Digging back several years, I remember a ski trip to a hut outside Aspen, an area that's now one of Colorado's COVID-19 hotspots. The trip included nine friends, me included. We outfitted ourselves as for a camping expedition, loading backpacks with three days of food and gear. On the drive to the trailhead, I coped with sniffles and a mild headache. "Great," I figured sarcastically, "I'll be carrying a cold with me, too."
We attached fabric skins to our skis to counteract their natural sliding inclinations and walked uphill for about six miles to the isolated cabin we had rented. I labored, feeling heavy and creaky, my skin clammy despite the warmth I generated hiking. Part way along, noticing my complexion's light-green pallor, my companions took several bags of food from my pack to lighten the load. My headache intensified as I inched forward and upward, the hut sitting around 11,000 feet in elevation.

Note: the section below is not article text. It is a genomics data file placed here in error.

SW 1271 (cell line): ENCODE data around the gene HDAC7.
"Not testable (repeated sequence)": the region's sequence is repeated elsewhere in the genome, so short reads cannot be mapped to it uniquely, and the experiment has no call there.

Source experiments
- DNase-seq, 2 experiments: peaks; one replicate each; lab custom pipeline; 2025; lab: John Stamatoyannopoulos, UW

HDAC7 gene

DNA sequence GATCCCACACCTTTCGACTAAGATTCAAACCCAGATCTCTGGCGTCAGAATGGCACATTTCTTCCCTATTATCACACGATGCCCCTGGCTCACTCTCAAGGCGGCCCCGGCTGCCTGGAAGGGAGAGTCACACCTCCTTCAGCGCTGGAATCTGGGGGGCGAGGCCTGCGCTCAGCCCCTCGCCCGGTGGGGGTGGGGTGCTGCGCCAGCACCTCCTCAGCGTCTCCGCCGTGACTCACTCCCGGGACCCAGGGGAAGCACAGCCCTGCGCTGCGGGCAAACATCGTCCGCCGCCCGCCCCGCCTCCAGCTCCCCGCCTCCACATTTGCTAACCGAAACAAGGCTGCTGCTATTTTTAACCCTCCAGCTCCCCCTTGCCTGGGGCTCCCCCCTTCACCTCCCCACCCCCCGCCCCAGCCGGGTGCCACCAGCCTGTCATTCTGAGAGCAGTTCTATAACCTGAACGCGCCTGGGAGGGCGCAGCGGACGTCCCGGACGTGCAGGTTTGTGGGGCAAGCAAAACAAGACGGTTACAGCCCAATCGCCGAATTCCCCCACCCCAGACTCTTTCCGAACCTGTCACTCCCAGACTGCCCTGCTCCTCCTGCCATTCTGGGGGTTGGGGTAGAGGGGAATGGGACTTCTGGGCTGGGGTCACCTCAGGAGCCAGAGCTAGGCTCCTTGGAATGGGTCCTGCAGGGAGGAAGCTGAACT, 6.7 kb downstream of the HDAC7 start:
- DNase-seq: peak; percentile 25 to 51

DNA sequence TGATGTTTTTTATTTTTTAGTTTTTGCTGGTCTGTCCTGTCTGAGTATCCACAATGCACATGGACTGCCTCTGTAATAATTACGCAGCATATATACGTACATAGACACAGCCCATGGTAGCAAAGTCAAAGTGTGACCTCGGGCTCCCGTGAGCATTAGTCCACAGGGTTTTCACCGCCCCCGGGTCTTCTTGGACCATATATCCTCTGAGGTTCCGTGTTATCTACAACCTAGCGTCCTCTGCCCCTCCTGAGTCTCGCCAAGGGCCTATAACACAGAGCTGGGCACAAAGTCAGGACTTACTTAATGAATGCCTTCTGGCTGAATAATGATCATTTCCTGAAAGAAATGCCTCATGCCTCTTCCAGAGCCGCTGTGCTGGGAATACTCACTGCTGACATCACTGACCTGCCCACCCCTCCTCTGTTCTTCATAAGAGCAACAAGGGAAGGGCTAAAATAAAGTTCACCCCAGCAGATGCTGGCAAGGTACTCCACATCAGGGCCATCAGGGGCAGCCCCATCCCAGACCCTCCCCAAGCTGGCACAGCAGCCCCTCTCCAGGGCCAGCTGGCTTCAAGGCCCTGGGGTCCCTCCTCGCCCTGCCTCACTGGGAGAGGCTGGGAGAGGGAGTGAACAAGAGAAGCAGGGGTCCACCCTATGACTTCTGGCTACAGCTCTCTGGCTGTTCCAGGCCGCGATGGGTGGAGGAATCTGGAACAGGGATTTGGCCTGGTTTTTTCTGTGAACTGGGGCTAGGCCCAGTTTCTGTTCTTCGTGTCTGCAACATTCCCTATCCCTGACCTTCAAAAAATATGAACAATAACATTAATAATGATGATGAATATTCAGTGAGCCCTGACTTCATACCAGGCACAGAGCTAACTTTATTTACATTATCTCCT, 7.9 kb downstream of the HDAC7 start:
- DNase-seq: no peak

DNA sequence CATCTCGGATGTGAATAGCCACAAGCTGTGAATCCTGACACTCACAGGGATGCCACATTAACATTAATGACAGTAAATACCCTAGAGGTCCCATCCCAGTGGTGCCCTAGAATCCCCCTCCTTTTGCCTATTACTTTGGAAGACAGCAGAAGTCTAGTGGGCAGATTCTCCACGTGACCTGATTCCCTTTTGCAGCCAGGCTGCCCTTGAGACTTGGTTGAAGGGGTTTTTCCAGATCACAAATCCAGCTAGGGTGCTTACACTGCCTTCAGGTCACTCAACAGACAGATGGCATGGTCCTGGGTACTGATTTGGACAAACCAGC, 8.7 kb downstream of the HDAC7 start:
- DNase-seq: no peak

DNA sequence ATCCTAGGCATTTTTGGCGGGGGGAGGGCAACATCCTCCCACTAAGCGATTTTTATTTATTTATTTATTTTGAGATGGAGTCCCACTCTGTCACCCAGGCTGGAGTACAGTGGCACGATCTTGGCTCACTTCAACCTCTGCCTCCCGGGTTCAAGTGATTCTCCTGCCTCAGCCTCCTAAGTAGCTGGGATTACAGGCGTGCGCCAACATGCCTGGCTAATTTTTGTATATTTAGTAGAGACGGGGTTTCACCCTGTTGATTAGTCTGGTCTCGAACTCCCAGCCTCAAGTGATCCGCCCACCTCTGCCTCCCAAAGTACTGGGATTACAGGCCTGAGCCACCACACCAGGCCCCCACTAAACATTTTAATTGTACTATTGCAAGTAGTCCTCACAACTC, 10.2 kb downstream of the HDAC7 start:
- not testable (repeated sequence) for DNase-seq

Once we reached our destination, an early priority was finding a place to tuck me away. The cabin was a single open space, bunks lining the walls surrounding a wood stove and a small kitchen annex jutting off one corner. "Look at this!" one friend called. He pointed to a sleeping nook we had walked past, just by the entry door. What used to be an area for storing firewood had been converted into a walled-off sleeping cubby. "This'll be perfect for Brian," the friend said. "We can put him in quarantine."
That's just what we did. By the next morning, after 14-plus hours of fitful sleep, I felt quite a bit better, and my infection didn't afflict anyone else.